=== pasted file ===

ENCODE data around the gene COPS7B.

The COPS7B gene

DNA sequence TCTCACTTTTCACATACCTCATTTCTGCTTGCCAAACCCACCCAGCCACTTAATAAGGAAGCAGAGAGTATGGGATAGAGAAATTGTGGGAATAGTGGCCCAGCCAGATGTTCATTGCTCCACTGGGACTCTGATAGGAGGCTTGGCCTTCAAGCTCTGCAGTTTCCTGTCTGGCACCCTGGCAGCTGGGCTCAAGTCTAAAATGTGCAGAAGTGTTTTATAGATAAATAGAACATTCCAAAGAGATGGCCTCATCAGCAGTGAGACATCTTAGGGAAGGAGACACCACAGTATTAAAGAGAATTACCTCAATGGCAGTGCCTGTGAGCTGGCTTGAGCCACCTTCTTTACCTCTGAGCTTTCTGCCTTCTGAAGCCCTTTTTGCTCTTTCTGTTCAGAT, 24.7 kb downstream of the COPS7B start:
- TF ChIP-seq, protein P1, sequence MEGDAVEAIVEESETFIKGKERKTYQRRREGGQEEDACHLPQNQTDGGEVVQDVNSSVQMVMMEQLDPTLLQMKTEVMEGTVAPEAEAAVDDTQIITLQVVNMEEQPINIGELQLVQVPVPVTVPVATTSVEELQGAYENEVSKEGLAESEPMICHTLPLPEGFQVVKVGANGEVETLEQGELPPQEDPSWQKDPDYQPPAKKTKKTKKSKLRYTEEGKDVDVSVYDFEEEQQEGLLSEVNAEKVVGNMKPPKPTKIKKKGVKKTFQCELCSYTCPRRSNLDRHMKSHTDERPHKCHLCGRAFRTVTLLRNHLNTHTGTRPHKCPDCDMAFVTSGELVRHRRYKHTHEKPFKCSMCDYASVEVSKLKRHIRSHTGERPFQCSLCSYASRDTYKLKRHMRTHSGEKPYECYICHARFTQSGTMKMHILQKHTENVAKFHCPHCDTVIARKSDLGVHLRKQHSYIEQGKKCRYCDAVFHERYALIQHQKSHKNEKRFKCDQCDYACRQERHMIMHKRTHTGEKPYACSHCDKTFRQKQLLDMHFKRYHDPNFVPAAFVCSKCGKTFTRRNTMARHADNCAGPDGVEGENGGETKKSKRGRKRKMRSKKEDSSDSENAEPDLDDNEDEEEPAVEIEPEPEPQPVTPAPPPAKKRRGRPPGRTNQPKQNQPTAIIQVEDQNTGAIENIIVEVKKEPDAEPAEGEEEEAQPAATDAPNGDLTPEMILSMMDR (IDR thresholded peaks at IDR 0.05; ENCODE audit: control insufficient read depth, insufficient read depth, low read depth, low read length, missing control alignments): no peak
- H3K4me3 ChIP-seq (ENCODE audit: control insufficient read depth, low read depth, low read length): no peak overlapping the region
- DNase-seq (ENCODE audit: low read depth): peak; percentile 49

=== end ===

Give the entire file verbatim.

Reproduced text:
ENCODE data around the gene COPS7B.

The COPS7B gene

DNA sequence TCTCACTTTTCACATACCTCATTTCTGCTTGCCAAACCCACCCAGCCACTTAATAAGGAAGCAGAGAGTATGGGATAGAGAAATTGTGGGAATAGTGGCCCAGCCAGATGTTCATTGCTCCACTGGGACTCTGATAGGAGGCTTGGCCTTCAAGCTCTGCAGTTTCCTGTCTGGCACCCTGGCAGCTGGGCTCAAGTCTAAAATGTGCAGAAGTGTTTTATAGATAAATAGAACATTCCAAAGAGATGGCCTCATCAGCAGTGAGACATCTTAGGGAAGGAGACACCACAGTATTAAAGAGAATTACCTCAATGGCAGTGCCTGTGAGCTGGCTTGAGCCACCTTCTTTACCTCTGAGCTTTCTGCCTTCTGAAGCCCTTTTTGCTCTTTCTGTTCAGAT, 24.7 kb downstream of the COPS7B start:
- TF ChIP-seq, protein P1, sequence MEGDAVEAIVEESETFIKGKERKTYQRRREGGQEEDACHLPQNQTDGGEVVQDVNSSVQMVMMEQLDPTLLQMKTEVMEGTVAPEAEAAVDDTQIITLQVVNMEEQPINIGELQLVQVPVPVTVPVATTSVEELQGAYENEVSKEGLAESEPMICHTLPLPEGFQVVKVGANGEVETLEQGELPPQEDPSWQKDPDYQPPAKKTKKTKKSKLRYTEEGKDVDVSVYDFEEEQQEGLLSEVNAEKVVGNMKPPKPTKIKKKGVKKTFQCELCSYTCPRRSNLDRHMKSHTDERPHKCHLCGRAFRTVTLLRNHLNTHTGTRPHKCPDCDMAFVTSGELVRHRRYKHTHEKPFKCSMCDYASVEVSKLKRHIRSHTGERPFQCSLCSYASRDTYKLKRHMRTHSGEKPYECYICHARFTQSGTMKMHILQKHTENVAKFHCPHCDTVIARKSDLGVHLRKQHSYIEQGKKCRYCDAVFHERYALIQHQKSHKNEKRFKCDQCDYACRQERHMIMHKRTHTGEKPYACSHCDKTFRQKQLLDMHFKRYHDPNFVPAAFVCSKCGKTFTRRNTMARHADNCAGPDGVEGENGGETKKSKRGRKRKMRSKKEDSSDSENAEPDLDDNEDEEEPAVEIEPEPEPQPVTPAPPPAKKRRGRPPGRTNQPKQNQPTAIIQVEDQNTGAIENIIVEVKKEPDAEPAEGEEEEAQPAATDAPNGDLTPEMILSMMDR (IDR thresholded peaks at IDR 0.05; ENCODE audit: control insufficient read depth, insufficient read depth, low read depth, low read length, missing control alignments): no peak
- H3K4me3 ChIP-seq (ENCODE audit: control insufficient read depth, low read depth, low read length): no peak overlapping the region
- DNase-seq (ENCODE audit: low read depth): peak; percentile 49